Again, as with lots of times in my life, it got ripped from underneath me. Every single time I feel like I’m ok, it comes crashing down.

I picture life now like climbing a mountain. A huge, rocky, unsteady mountain.

The training for it hurts, it’s meant to . If it doesn’t hurt, you’re not doing it right.

You take baby steps to test the water, to see how far you can push your body. The first set back is always tough. Finding the motivation to carry on after that first fall is the hardest. But you do it, end goal in sight. New trainers to keep you feeling the part and that mentally you’re bossing it.

Once you get back up and dust yourself off, you feel incredible but it doesn’t mean it wasn’t hard.

You see other people on your training, some finding it easier, some harder. You learnt to not compare yourself with them, because after all, you don’t know how far along they are in theirs. A few encouraging words to the ones struggling to let them know they are not alone.

Once the novelty wears off it becomes a lot harder. Your once new trainers start to fray, your new leggings that once made your bum look nice are now worn and tired. Just like you.

But you haven’t finished. Not yet.

You know you must keep going. You know you must find a way, because you have people counting on you. Little eyes looking up at you in awe. You do it for them. It’s always for them.

I will reach the summit one day, I know I will. And there will be wine for daaaaaaays when I do. And possibly Phillip Schofield because he is life.

I just obviously have some more training to do. But I will never forget to look down to see how far I have come.

So until then, I will get up, get motivated and get my head back in the game.

For them.

Xxx

Cancer · Coronavirus · Covid-19 · Family · Lockdown · Osteosarcoma

When things get tough, I write

So here I am, leaning on the only coping mechanism I know.

I know most people won’t want to read this and see my blogs pop up and think ‘again?!’ So I wont be offended if you keep scrolling.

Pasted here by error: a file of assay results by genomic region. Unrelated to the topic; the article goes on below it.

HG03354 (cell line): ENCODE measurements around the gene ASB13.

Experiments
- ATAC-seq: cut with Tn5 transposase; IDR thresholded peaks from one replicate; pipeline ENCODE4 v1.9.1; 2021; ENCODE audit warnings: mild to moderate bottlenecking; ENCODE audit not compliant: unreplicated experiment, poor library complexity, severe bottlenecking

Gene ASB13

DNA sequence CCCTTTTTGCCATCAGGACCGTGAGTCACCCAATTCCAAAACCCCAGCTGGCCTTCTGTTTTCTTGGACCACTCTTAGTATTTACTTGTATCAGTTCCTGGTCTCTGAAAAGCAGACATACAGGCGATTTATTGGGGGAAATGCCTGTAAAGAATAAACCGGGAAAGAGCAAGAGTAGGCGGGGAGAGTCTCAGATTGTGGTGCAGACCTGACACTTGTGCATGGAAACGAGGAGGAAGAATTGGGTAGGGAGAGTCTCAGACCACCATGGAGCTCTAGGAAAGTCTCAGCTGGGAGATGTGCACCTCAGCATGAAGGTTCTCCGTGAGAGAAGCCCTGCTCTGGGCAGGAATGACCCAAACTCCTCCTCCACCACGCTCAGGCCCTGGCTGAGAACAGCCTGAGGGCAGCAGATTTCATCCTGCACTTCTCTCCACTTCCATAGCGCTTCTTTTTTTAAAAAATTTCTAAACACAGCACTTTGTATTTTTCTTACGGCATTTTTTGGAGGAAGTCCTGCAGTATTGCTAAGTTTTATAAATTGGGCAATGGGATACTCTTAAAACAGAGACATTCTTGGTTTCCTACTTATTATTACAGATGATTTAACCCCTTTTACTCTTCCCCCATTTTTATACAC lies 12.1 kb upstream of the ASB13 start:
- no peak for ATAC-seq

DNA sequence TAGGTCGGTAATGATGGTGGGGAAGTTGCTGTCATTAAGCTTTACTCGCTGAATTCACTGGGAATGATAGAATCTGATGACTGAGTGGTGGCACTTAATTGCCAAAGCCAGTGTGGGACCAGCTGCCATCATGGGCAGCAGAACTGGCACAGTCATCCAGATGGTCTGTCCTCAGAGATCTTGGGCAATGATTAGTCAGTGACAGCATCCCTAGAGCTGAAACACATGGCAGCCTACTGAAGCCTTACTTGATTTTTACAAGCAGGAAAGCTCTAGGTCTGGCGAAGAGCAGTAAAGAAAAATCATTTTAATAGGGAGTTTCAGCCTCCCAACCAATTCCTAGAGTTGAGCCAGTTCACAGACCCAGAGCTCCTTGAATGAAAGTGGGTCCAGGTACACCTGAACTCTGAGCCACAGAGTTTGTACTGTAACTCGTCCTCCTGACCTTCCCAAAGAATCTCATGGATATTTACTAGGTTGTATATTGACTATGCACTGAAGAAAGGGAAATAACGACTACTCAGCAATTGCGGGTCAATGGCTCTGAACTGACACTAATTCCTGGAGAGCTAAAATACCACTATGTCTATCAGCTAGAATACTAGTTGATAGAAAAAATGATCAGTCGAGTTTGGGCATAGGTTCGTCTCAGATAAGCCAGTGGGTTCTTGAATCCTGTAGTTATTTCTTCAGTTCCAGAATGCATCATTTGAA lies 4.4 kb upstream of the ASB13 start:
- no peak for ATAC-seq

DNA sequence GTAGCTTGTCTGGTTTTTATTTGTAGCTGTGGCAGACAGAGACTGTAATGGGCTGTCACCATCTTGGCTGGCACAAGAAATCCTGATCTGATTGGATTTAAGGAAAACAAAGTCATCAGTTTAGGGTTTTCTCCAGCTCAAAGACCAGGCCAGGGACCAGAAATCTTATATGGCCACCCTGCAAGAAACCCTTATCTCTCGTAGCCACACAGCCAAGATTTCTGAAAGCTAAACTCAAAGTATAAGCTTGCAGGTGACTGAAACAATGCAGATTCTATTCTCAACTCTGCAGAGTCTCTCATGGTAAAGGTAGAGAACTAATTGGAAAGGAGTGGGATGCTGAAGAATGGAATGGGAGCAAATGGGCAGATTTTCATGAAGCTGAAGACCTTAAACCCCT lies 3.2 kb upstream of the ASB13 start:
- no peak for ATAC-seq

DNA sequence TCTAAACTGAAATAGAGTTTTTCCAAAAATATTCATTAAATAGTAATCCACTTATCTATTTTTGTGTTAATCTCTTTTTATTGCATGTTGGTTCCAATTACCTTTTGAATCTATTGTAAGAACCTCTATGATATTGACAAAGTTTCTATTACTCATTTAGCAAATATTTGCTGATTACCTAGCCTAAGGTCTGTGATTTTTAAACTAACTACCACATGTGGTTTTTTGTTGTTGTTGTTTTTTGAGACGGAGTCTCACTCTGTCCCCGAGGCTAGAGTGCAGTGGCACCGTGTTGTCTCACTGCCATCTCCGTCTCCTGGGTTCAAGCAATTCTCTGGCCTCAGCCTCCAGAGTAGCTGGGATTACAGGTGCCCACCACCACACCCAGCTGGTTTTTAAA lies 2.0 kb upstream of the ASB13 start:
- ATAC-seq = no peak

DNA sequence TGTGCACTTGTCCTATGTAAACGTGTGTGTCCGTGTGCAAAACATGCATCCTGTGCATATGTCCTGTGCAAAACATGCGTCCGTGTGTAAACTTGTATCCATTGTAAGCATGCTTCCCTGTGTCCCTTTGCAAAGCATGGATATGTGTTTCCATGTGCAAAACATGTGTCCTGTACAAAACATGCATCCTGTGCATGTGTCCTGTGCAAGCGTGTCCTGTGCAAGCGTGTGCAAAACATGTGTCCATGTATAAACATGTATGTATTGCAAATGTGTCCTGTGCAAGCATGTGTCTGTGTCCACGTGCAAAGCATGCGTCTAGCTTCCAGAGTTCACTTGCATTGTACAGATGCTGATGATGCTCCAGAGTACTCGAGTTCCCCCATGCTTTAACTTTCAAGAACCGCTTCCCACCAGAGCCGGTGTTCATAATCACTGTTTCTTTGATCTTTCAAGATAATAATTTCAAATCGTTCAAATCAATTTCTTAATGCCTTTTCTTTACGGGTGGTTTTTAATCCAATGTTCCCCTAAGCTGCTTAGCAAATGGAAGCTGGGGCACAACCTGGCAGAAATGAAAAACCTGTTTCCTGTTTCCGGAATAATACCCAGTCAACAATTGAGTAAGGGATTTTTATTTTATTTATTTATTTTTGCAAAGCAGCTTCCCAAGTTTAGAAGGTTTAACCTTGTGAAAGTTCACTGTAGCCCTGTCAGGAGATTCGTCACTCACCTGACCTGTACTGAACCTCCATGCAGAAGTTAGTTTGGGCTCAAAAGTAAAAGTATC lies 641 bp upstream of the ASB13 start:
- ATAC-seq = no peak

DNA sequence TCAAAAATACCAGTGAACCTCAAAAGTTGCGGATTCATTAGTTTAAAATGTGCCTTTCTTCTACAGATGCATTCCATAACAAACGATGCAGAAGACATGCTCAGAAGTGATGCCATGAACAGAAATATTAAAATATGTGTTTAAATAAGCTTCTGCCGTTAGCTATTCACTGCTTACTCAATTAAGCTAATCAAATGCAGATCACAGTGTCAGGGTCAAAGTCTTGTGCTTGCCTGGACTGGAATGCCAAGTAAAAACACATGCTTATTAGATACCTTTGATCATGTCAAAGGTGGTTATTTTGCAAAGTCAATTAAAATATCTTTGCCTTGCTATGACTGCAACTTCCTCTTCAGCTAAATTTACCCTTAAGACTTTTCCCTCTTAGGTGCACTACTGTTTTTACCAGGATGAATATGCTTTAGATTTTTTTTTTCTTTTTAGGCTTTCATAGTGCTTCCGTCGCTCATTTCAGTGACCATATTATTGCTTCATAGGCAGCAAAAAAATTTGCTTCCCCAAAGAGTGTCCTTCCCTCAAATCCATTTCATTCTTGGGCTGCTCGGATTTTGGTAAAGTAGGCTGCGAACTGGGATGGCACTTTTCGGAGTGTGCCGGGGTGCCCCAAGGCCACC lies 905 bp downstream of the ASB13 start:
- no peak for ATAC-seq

I wrote my last blog on how well I was coping and how resilience and positivity keeps me going. It gives me the strength to fight whatever is thrown my way.

Until today. I feel lost. I am terrified. I feel physically sick.

Ellis has tested positive for Covid-19.

My boy. My son. Not someone in the paper, not a story of a friend of a friend. My child.

The same child who has already been fighting cancer for 7 months.

I am beaten.

I can’t fight anymore.

I don’t want to have to fight anymore.

I very rarely get angry about our situation, but now it’s all I feel.

We were shielding for 12 weeks, not even going to a single shop. We have been so so careful and it still got us.

I keep racking my brain thinking was it me? Is is that time I went to the shop last week when the oncologist told us we could? Should I have checked on him more that he was washing his hands more? That time he pressed the lift button because he was being his usual stubborn self, I should have stopped him.

We all need to get tested, but until then I’m separating myself from everyone just in case. Glenn has come home from work to start the shielding all over again. Ellis is confined to his bedroom and I am in mine so we can have some kind of control over the situation.

I told the girls this morning, to remind them they need to be super careful and hygienic and not to go into his bedroom.

Lily is 10 and extremely empathetic. She just cried and cried. I just sat there watching. Do I hug her and potentially give it to her? Or do I sit helplessly. So I sat.

My heart feels like its been broken into a million pieces.

I’m scared that actually this time, things won’t be ok.

The laid back boy who never gets scared, is scared too.

Everything is blurred.

I have just spoke to UCLH who were incredibly lovely. They feel like family. We have to self isolate for 14 days and we have all got to be tested. If he gets symptoms, he can be treated at home unless he has a fever. If this happened, we follow our normal neutropenic protocol and head to Rainbow Ward.

So to all those people on the beaches and on the marches, this is the aftermath.

A family who have done everything right for the past 3 months. You have done this.

I am angry like you wouldn’t believe and I hate that. There is blame in this. There is fault.

People carrying on like nothing is wrong, all because they can’t see past their own noses.

I ironically had a conversation yesterday with a good friend about people going about their life and how I feel about it. I said anger is a wasted emotion. As long as we were doing as we should, we would be fine.

How wrong could I be.

My head is pounding, my eyes are sore and my heart feels liken it has been ripped out and stamped on.

I hate feeling angry and out of control. I hate that I’m helpless and letting the anger consume me.

But mostly I hate the fact its unfair.

What has my family done to deserve kick after kick. Every time I dare to feel in control or have the tiniest glimmer of hope, things fall apart.

I find myself seeing other families on Facebook and feeling so incredibly jealous. Why can’t that be us. Why can’t we just live like everyone else. Why have hospitals and tests become our norm.

I am finally broken.

Xxx